Alphabet Inc.’s Google will work with a unit of the Environmental Defense Fund to help track and attribute methane emissions observed by the nonprofit’s MethaneSAT satellite that’s scheduled to blast into orbit on a SpaceX rocket next month.

The effort harnesses artificial intelligence and mapping expertise from one of the world’s most influential technology companies and applies it to data from a high-powered satellite dedicated to observing some of the world’s most devastating and avoidable greenhouse gas emissions. The goal is to better identify opportunities to reduce emissions and unlock more aggressive climate action from governments and fossil fuel operators, many of which have committed to significant cuts by 2030.

“Our mission is about action and helping countries, companies and communities track and reduce emissions faster while documenting their progress,” Steve Hamburg, chief scientist at EDF, said according to a transcript from an online briefing with journalists. “It is also about accountability, giving policymakers, investors and the public the unprecedented ability to see and compare those results.”

The announcement comes as methane action gains support. The US, the European Union and China all announced efforts last year to boost monitoring and reporting of methane in a bid to crack down on emissions. More than 150 nations have committed to reducing global releases of the potent greenhouse gas by 30% by the end of this decade compared to 2020 levels as part of a Global Methane Pledge, and 50 of the world’s biggest oil and gas producers pledged at the COP28 climate summit to significantly cut methane emissions by 2030.

Scientists with the EDF unit will use Google Cloud computing and storage to run an algorithm on satellite observations from MethaneSAT to identify releases of the gas and trace the emissions back to their source. Attributing methane emissions to individual pieces of infrastructure and companies remains challenging because some operators and governments don’t disclose ownership or types of equipment.

To help with that the same Google team behind other mapping services like Google Maps, Street View and Waze will use AI to identify oil and gas infrastructure like well pads or storage tanks – all of which can leak – in satellite data. “Once we have that map, then we can overlay methane data,” Yael Maguire, head of Google’s Geo Sustainability team, said during the briefing. This will provide a “far better understanding of the types of machinery that contributes most to methane leaks.”


Methane, which is invisible to the human eye, is the primary component of fossil gas and has more than 80 times the warming power of carbon dioxide during its first 20 years in the atmosphere. Halting releases of the gas from fossil fuels is widely viewed as one of the cheapest, fastest ways to curb global warming in the short term, buying time to make the deep carbon dioxide cuts needed to avert serious climate harm.

Methane emissions from oil, coal and gas operators often represent a tradeoff between profits and the climate. Although it’s possible to eliminate the vast majority of the releases, doing so can increase costs in the short term and slow output. Underground coal mines, for example, actively vent methane after the gas is released from rock strata to avoid explosions. Few use available capture technology, though. Gas operators routinely vent methane when they need to empty a pipe to make it safe for repairs, even though recompression equipment can cut these emissions.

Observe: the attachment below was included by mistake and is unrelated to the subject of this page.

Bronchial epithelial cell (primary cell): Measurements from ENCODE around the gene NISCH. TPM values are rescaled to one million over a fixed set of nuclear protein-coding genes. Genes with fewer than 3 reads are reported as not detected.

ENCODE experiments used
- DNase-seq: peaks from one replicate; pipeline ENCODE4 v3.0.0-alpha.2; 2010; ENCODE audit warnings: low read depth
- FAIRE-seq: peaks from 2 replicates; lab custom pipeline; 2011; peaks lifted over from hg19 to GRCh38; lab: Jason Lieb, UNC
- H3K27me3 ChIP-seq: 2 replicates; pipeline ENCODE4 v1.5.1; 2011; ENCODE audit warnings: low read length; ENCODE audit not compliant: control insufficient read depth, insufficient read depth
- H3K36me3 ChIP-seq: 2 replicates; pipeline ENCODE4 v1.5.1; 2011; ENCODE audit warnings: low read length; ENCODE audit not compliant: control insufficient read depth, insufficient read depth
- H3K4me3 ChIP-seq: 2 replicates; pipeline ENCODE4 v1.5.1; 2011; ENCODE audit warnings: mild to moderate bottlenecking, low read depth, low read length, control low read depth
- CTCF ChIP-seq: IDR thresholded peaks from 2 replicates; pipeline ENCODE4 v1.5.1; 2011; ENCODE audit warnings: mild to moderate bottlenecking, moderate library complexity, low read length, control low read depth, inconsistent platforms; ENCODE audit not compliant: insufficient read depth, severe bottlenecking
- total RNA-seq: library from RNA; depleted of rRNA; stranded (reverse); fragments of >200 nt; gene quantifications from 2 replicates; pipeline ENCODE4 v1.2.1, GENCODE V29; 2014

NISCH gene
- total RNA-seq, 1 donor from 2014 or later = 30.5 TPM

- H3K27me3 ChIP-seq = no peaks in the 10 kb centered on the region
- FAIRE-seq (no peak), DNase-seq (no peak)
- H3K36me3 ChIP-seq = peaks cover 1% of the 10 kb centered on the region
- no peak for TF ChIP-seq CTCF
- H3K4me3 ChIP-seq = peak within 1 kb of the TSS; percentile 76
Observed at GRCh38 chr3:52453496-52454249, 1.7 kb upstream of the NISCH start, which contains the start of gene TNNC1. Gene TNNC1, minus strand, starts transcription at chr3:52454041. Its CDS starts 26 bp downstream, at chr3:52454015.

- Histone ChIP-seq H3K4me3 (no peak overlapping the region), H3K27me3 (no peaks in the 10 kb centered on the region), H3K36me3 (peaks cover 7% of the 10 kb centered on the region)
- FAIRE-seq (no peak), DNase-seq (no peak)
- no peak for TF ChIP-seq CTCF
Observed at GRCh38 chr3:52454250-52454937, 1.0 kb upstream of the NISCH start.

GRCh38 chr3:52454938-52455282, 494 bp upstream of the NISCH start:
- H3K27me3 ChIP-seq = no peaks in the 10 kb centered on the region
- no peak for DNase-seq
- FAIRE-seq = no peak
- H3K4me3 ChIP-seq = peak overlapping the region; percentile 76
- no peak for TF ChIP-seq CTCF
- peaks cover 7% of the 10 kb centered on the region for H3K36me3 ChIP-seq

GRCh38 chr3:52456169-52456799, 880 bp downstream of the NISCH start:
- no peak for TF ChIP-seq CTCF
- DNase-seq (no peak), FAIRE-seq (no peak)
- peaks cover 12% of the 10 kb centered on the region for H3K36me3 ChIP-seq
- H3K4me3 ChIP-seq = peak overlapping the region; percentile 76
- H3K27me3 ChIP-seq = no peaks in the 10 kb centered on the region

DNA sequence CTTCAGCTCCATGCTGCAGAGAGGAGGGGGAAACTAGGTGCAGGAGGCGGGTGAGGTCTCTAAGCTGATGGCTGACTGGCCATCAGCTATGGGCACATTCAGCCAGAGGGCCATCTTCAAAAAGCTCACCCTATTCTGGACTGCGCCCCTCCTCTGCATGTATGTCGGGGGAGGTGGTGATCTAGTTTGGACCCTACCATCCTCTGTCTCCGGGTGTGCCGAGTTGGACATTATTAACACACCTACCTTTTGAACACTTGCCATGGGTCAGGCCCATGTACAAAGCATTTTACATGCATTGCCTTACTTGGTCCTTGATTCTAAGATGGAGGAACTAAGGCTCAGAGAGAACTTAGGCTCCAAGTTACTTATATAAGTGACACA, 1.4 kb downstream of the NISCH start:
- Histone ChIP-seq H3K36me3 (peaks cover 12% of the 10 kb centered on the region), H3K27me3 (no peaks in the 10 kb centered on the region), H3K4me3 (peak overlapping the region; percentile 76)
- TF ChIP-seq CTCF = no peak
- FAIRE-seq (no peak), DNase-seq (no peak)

Methane releases from fossil fuels are significantly underreported. EDF scientists found that emissions from US oil and gas operations were 60% higher than Environmental Protection Agency inventories suggested in a 2018 study, and new empirical evidence using satellite observations suggests that methane from global oil and gas operations are 30% higher than figures reported to the United Nations under the Paris Agreement.

Despite commitments by both companies and governments to reduce emissions, it isn’t clear that more data will necessarily trigger cuts absent stronger regulation. Satellite observations of methane have been available for years and many of the world’s hotspots, such as coal mines in China’s Shanxi province and oil and gas operations in the US’s Permian Basin, are well known and continue to release vast amounts of the gas.

There has been no overall reduction in methane emissions from fossil fuel basins in many of the world’s biggest oil, coal and gas producers that are signatories to the Global Methane Pledge except for the Bowen Basin in Australia, according to an analysis of satellite data from Kayrros SAS released in December. The study used satellite observations and examined emissions rates since 2020.

Operators aren’t always receptive to new satellite data that reveals their emissions. Some companies, including Petroleos Mexicanos, the state-owned energy giant known as Pemex, have pushed back on widely accepted science and peer-reviewed reports that documented leaks, arguing researchers mistook nitrogen or water vapor for methane in satellite data.

The International Methane Emissions Observatory, a UN-backed effort to reduce methane emissions, notified stakeholders about 127 releases from March through November of last year, but it could only verify that one release was halted. The group did observe other cuts but didn’t receive enough information to verify specific actions taken by operators.

“We think this is a moonshot,” said Alphabet’s Maguire. “We think that with these tools that we can empower businesses most and the public sector with technology and information to take collective action.”

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